EJC covid-19 case totals
While new COVID-19 cases rose 13 percent across Missouri last week, Jackson County was among those with notable declines, and positive test percentages in Eastern Jackson County continue to fall..
According to the Jackson County Health Department, which covers the county outside Kansas City, the rolling 14-day positive test percentage in Eastern Jackson continues to fall, from about 8 percent the previous week to 3.6 percent as of Sunday. At the end of January, that figure in EJC was at 25 percent, and it has generally fallen since.
The rolling seven-day average of new cases rose from 9.3 last week to 19.8 as of Sunday, though in late February that number was at 23.
As of last weekend, the county Health Department had confirmed about 120 additional cases and five additional deaths over the previous week, for 30,506 total cases and 449 deaths across Eastern Jackson County since the pandemic began. The county’s dashboard includes Independence.
The Kansas City Health Department has confirmed 37,310 cases and 540 deaths since the pandemic began, as of Thursday morning – nearly 120 additional cases over the previous week.
The metro area had more than 163,860 confirmed cases and 2,327 COVID-related deaths as of Monday across the nine-county metro area, according to Mid-America Regional Council’s dashboard, an increase of about 1,000 more cases and 27 deaths from the previous week.
Doctors with the University of Kansas Health System said they might not use the phrase “impending doom” when seeing seeing a case spike in some areas, like the director of the CDC did earlier this week, but they echo the director’s concern, given the spread of COVID-19 variants, and the need to maintain caution and vigilance against spreading the virus.
David Wild said the basic rules of disease transmission in this pandemic haven’t changed.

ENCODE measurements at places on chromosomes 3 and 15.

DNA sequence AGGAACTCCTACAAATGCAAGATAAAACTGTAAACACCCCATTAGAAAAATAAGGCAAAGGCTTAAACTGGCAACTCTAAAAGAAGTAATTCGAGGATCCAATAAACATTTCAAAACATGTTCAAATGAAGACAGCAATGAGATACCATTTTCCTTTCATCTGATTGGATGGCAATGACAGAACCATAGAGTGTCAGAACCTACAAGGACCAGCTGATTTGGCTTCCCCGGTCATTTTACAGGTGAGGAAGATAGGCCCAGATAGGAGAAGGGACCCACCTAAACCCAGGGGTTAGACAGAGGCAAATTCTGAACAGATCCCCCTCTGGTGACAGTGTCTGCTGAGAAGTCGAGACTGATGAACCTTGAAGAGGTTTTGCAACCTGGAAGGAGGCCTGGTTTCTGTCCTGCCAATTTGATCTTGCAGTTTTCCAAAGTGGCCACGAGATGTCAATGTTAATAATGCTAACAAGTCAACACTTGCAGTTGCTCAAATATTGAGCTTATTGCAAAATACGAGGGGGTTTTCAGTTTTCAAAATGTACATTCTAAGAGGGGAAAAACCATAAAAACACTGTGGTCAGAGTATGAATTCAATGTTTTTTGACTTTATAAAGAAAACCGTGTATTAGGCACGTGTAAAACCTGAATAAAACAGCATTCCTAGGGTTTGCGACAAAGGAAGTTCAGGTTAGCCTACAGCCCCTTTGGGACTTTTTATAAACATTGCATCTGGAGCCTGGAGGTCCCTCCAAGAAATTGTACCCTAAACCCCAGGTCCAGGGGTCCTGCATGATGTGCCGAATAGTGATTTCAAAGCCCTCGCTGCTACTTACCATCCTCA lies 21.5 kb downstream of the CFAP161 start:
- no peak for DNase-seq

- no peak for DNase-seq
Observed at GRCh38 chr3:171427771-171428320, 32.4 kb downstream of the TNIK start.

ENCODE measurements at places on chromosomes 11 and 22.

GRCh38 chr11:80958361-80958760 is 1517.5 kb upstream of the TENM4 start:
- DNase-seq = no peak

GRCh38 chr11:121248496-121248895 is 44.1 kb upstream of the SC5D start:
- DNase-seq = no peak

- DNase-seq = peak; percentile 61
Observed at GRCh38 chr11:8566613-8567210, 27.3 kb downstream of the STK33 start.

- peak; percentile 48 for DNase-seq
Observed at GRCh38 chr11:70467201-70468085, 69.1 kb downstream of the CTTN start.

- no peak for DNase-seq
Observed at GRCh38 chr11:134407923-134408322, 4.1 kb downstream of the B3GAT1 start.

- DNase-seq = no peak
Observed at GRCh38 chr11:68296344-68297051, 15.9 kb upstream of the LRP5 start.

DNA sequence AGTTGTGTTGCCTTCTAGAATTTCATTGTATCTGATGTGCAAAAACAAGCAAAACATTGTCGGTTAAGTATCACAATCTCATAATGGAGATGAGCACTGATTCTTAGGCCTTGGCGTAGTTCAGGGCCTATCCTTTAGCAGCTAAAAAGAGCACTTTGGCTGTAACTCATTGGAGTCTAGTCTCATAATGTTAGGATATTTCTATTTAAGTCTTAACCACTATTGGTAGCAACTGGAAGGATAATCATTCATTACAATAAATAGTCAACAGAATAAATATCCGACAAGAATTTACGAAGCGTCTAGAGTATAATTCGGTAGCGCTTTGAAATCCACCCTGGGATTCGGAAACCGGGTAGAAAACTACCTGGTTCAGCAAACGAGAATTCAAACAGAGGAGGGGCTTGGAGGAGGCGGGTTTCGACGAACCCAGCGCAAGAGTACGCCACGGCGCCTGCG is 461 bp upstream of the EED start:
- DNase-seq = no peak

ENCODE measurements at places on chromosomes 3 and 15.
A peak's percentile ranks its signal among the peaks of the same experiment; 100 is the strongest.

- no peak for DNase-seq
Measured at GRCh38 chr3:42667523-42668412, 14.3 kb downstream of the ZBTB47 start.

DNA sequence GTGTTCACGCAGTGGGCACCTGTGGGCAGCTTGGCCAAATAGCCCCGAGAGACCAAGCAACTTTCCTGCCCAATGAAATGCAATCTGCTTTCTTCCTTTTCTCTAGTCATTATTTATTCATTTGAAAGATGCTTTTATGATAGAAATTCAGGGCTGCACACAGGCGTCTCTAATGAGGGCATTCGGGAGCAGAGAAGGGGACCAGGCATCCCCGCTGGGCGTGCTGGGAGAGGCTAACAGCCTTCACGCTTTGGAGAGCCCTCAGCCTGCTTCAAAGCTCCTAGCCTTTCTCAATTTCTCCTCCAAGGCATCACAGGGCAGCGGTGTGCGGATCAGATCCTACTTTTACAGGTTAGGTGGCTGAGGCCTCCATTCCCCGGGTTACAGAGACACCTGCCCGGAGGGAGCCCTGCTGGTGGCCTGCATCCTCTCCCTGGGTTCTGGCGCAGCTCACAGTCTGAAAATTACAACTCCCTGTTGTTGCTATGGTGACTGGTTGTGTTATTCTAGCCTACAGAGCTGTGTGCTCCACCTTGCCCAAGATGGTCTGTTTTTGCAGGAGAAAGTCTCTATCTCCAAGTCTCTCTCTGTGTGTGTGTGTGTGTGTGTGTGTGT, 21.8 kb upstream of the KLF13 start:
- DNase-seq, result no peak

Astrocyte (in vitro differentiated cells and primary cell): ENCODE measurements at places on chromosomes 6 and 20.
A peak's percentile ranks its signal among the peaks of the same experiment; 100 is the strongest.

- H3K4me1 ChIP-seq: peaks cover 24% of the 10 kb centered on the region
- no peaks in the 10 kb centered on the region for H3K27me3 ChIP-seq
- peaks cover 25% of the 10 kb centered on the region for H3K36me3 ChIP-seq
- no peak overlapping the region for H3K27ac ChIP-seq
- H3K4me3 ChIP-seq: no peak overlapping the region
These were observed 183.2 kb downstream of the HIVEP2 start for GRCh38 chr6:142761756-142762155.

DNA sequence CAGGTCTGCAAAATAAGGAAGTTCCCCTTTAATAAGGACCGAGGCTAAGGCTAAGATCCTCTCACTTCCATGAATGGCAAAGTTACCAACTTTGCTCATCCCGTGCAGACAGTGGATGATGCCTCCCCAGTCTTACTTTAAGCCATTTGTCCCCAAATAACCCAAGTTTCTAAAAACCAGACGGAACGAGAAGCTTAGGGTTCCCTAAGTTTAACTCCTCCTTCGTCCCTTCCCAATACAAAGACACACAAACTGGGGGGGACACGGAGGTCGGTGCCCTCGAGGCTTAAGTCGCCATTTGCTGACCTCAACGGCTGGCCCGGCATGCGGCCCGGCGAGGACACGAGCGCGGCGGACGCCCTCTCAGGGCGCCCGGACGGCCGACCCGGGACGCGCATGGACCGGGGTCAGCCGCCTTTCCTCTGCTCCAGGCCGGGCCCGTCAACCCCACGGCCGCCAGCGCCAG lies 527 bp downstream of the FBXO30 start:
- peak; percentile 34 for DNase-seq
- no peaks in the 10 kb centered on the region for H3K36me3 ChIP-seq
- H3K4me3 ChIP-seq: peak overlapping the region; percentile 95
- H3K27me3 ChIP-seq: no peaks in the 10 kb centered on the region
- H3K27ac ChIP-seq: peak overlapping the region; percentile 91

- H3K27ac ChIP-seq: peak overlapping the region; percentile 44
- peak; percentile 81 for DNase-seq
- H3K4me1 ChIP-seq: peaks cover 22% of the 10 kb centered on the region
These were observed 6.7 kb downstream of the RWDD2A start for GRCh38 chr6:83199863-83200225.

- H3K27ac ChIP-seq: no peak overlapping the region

“Any changes we’re seeing now in those numbers (in other areas of the country) are due to things that happened two or three or even four weeks ago,” Wild said during a media briefing this week. “The behavior changes in spring break will show up in two to three weeks.”
“We don’t want to go backwards,” added Dana Hawkinson.
Echoing what he said has been the doctors’ message for weeks as the vaccine rollout continues and expands, Wild said, “Let’s not stumble toward the finish line.”
According to MARC’s dashboard, the seven-day average of new hospitalizations in the nine-county metro area was at 60 on Sunday, down from 71 a week earlier, 78 the week before that and about 150 at the beginning of the year.
Available hospital beds in the metro were at 38.6 percent as of Sunday, relatively steady for the fourth straight week, though the percentage of beds occupied by COVID-19 patients stood at just 2.65 percent, down .15 of a point from a week earlier. Available ICU beds rose again to 38.5 percent as of Sunday, and COVID-19 patients accounted for just 6.25 percent of those beds, about the same as a week earlier.
Hospitalization data are based on a seven-day rolling average.